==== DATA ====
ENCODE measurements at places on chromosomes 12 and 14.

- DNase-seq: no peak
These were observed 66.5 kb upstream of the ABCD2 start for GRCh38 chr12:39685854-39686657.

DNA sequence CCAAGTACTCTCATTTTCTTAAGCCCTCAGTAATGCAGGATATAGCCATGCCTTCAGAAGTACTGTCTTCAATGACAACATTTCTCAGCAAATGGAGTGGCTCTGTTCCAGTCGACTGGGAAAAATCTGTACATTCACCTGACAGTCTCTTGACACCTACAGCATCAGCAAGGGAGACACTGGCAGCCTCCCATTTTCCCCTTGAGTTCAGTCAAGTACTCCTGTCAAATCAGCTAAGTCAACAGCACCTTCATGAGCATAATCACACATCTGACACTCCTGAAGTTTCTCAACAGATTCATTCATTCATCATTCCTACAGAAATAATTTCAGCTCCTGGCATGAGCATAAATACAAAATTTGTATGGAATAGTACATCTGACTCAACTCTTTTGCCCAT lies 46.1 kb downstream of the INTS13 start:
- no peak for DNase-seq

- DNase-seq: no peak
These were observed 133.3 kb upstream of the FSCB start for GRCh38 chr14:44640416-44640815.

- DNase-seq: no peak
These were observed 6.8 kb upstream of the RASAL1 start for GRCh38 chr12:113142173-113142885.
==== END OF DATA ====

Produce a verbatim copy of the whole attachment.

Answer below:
ENCODE measurements at places on chromosomes 12 and 14.

- DNase-seq: no peak
These were observed 66.5 kb upstream of the ABCD2 start for GRCh38 chr12:39685854-39686657.

DNA sequence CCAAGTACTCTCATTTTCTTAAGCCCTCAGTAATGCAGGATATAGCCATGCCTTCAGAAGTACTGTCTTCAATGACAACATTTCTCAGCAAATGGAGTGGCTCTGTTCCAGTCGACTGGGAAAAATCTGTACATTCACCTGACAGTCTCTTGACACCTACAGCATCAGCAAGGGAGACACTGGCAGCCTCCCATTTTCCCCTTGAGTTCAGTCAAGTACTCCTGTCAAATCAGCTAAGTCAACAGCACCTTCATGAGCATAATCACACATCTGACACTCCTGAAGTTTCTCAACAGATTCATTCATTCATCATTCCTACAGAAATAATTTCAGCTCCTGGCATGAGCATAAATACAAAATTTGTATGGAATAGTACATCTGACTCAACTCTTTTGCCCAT lies 46.1 kb downstream of the INTS13 start:
- no peak for DNase-seq

- DNase-seq: no peak
These were observed 133.3 kb upstream of the FSCB start for GRCh38 chr14:44640416-44640815.

- DNase-seq: no peak
These were observed 6.8 kb upstream of the RASAL1 start for GRCh38 chr12:113142173-113142885.